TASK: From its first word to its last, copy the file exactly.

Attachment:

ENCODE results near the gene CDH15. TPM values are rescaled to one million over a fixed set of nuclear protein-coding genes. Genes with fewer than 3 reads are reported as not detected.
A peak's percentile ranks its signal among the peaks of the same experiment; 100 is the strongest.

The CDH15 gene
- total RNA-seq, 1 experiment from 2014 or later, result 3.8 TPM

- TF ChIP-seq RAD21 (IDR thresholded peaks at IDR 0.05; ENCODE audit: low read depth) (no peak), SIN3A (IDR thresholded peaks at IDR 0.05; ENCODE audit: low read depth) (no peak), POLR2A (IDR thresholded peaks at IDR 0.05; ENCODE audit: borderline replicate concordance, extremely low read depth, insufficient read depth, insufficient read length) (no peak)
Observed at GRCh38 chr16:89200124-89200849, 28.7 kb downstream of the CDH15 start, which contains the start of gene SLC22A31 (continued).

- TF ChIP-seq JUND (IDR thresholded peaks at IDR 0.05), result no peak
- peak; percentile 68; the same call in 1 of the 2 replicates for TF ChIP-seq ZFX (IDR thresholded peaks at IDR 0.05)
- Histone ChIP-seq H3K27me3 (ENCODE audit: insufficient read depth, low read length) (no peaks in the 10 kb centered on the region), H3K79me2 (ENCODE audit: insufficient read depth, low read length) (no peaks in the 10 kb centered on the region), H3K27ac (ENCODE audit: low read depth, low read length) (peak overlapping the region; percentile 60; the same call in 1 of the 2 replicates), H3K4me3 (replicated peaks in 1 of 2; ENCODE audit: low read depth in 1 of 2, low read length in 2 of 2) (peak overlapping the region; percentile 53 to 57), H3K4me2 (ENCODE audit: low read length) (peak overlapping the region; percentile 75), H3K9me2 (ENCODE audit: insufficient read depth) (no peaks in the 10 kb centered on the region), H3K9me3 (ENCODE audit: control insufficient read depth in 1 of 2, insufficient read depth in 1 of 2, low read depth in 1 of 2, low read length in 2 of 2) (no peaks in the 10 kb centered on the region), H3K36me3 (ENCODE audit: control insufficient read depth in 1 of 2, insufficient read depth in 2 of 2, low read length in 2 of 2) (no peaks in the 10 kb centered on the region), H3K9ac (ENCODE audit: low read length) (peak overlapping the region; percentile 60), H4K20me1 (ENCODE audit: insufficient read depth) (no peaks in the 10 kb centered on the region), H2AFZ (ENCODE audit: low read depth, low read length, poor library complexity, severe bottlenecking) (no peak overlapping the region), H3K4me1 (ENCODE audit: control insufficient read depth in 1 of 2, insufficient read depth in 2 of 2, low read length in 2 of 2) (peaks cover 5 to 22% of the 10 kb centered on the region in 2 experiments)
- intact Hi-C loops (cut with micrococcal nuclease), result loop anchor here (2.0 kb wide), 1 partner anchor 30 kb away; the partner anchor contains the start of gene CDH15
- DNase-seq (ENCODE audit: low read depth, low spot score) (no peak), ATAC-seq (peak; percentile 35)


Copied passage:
ENCODE results near the gene CDH15. TPM values are rescaled to one million over a fixed set of nuclear protein-coding genes. Genes with fewer than 3 reads are reported as not detected.
A peak's percentile ranks its signal among the peaks of the same experiment; 100 is the strongest.

The CDH15 gene
- total RNA-seq, 1 experiment from 2014 or later, result 3.8 TPM

- TF ChIP-seq RAD21 (IDR thresholded peaks at IDR 0.05; ENCODE audit: low read depth) (no peak), SIN3A (IDR thresholded peaks at IDR 0.05; ENCODE audit: low read depth) (no peak), POLR2A (IDR thresholded peaks at IDR 0.05; ENCODE audit: borderline replicate concordance, extremely low read depth, insufficient read depth, insufficient read length) (no peak)
Observed at GRCh38 chr16:89200124-89200849, 28.7 kb downstream of the CDH15 start, which contains the start of gene SLC22A31 (continued).

- TF ChIP-seq JUND (IDR thresholded peaks at IDR 0.05), result no peak
- peak; percentile 68; the same call in 1 of the 2 replicates for TF ChIP-seq ZFX (IDR thresholded peaks at IDR 0.05)
- Histone ChIP-seq H3K27me3 (ENCODE audit: insufficient read depth, low read length) (no peaks in the 10 kb centered on the region), H3K79me2 (ENCODE audit: insufficient read depth, low read length) (no peaks in the 10 kb centered on the region), H3K27ac (ENCODE audit: low read depth, low read length) (peak overlapping the region; percentile 60; the same call in 1 of the 2 replicates), H3K4me3 (replicated peaks in 1 of 2; ENCODE audit: low read depth in 1 of 2, low read length in 2 of 2) (peak overlapping the region; percentile 53 to 57), H3K4me2 (ENCODE audit: low read length) (peak overlapping the region; percentile 75), H3K9me2 (ENCODE audit: insufficient read depth) (no peaks in the 10 kb centered on the region), H3K9me3 (ENCODE audit: control insufficient read depth in 1 of 2, insufficient read depth in 1 of 2, low read depth in 1 of 2, low read length in 2 of 2) (no peaks in the 10 kb centered on the region), H3K36me3 (ENCODE audit: control insufficient read depth in 1 of 2, insufficient read depth in 2 of 2, low read length in 2 of 2) (no peaks in the 10 kb centered on the region), H3K9ac (ENCODE audit: low read length) (peak overlapping the region; percentile 60), H4K20me1 (ENCODE audit: insufficient read depth) (no peaks in the 10 kb centered on the region), H2AFZ (ENCODE audit: low read depth, low read length, poor library complexity, severe bottlenecking) (no peak overlapping the region), H3K4me1 (ENCODE audit: control insufficient read depth in 1 of 2, insufficient read depth in 2 of 2, low read length in 2 of 2) (peaks cover 5 to 22% of the 10 kb centered on the region in 2 experiments)
- intact Hi-C loops (cut with micrococcal nuclease), result loop anchor here (2.0 kb wide), 1 partner anchor 30 kb away; the partner anchor contains the start of gene CDH15
- DNase-seq (ENCODE audit: low read depth, low spot score) (no peak), ATAC-seq (peak; percentile 35)